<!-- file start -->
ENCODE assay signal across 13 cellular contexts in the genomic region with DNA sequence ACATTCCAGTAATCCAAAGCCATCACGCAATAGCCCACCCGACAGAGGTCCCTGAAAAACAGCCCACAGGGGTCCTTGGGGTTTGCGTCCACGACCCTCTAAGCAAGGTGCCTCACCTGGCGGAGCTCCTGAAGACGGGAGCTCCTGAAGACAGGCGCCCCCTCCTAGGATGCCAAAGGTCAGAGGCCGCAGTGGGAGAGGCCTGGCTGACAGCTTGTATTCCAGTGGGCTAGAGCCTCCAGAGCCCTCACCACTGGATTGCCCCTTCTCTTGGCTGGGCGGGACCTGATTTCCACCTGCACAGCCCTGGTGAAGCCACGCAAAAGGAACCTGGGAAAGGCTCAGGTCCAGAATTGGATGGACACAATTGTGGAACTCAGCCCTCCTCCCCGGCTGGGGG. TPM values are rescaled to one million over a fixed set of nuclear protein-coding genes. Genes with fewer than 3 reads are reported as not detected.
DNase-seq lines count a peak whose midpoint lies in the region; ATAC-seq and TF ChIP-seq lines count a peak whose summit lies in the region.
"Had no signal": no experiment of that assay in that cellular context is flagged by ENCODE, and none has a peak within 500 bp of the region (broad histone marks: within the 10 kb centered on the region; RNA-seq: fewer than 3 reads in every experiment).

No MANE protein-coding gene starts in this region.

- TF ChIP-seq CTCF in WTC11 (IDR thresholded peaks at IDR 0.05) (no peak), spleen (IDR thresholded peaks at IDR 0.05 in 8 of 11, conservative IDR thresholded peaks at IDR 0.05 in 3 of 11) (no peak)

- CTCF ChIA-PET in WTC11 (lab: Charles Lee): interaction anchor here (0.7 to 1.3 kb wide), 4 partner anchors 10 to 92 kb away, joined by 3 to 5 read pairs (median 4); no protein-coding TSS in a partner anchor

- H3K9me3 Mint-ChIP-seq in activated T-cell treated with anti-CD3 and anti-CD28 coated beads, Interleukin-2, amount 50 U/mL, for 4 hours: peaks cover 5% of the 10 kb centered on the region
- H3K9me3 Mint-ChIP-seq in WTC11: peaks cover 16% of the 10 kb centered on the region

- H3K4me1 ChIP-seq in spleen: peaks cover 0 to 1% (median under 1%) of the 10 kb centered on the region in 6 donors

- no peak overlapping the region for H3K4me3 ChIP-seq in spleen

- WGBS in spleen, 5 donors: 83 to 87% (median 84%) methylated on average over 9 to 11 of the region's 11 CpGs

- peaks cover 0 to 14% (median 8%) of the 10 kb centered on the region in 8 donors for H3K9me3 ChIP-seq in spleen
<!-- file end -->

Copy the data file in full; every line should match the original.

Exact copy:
ENCODE assay signal across 13 cellular contexts in the genomic region with DNA sequence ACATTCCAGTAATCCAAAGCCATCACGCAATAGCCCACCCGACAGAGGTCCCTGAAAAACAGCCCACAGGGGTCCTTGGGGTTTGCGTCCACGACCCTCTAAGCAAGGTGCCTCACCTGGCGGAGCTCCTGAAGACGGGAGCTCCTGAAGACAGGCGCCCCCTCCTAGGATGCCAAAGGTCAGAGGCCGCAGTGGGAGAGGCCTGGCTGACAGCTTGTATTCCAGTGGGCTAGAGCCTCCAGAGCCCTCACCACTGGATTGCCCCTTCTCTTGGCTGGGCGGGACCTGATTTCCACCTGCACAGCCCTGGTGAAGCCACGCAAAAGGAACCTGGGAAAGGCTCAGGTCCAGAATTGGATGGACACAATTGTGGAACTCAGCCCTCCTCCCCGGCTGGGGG. TPM values are rescaled to one million over a fixed set of nuclear protein-coding genes. Genes with fewer than 3 reads are reported as not detected.
DNase-seq lines count a peak whose midpoint lies in the region; ATAC-seq and TF ChIP-seq lines count a peak whose summit lies in the region.
"Had no signal": no experiment of that assay in that cellular context is flagged by ENCODE, and none has a peak within 500 bp of the region (broad histone marks: within the 10 kb centered on the region; RNA-seq: fewer than 3 reads in every experiment).

No MANE protein-coding gene starts in this region.

- TF ChIP-seq CTCF in WTC11 (IDR thresholded peaks at IDR 0.05) (no peak), spleen (IDR thresholded peaks at IDR 0.05 in 8 of 11, conservative IDR thresholded peaks at IDR 0.05 in 3 of 11) (no peak)

- CTCF ChIA-PET in WTC11 (lab: Charles Lee): interaction anchor here (0.7 to 1.3 kb wide), 4 partner anchors 10 to 92 kb away, joined by 3 to 5 read pairs (median 4); no protein-coding TSS in a partner anchor

- H3K9me3 Mint-ChIP-seq in activated T-cell treated with anti-CD3 and anti-CD28 coated beads, Interleukin-2, amount 50 U/mL, for 4 hours: peaks cover 5% of the 10 kb centered on the region
- H3K9me3 Mint-ChIP-seq in WTC11: peaks cover 16% of the 10 kb centered on the region

- H3K4me1 ChIP-seq in spleen: peaks cover 0 to 1% (median under 1%) of the 10 kb centered on the region in 6 donors

- no peak overlapping the region for H3K4me3 ChIP-seq in spleen

- WGBS in spleen, 5 donors: 83 to 87% (median 84%) methylated on average over 9 to 11 of the region's 11 CpGs

- peaks cover 0 to 14% (median 8%) of the 10 kb centered on the region in 8 donors for H3K9me3 ChIP-seq in spleen